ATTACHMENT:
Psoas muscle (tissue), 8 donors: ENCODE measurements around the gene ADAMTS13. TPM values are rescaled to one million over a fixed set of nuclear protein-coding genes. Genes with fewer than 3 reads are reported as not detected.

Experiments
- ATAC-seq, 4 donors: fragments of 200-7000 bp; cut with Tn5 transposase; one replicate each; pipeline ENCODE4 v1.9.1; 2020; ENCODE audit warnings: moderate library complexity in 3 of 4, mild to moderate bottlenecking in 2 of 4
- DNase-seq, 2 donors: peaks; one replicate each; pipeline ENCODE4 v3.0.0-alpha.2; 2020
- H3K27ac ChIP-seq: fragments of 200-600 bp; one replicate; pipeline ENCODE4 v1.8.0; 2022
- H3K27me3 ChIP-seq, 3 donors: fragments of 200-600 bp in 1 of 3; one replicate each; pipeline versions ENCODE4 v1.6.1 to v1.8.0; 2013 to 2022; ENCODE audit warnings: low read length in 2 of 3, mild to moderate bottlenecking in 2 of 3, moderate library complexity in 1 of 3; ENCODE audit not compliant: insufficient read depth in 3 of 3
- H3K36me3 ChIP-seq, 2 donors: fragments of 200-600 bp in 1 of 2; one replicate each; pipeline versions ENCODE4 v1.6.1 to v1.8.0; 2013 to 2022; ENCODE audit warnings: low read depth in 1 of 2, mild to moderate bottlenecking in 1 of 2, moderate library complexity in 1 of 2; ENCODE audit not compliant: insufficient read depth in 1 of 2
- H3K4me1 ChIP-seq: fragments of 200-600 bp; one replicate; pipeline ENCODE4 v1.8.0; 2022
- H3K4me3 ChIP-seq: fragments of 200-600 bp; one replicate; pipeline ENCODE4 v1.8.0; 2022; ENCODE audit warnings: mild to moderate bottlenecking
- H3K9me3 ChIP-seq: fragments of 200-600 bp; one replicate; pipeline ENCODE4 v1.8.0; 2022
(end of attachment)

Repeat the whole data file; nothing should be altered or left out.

Psoas muscle (tissue), 8 donors: ENCODE measurements around the gene ADAMTS13. TPM values are rescaled to one million over a fixed set of nuclear protein-coding genes. Genes with fewer than 3 reads are reported as not detected.

Experiments
- ATAC-seq, 4 donors: fragments of 200-7000 bp; cut with Tn5 transposase; one replicate each; pipeline ENCODE4 v1.9.1; 2020; ENCODE audit warnings: moderate library complexity in 3 of 4, mild to moderate bottlenecking in 2 of 4
- DNase-seq, 2 donors: peaks; one replicate each; pipeline ENCODE4 v3.0.0-alpha.2; 2020
- H3K27ac ChIP-seq: fragments of 200-600 bp; one replicate; pipeline ENCODE4 v1.8.0; 2022
- H3K27me3 ChIP-seq, 3 donors: fragments of 200-600 bp in 1 of 3; one replicate each; pipeline versions ENCODE4 v1.6.1 to v1.8.0; 2013 to 2022; ENCODE audit warnings: low read length in 2 of 3, mild to moderate bottlenecking in 2 of 3, moderate library complexity in 1 of 3; ENCODE audit not compliant: insufficient read depth in 3 of 3
- H3K36me3 ChIP-seq, 2 donors: fragments of 200-600 bp in 1 of 2; one replicate each; pipeline versions ENCODE4 v1.6.1 to v1.8.0; 2013 to 2022; ENCODE audit warnings: low read depth in 1 of 2, mild to moderate bottlenecking in 1 of 2, moderate library complexity in 1 of 2; ENCODE audit not compliant: insufficient read depth in 1 of 2
- H3K4me1 ChIP-seq: fragments of 200-600 bp; one replicate; pipeline ENCODE4 v1.8.0; 2022
- H3K4me3 ChIP-seq: fragments of 200-600 bp; one replicate; pipeline ENCODE4 v1.8.0; 2022; ENCODE audit warnings: mild to moderate bottlenecking
- H3K9me3 ChIP-seq: fragments of 200-600 bp; one replicate; pipeline ENCODE4 v1.8.0; 2022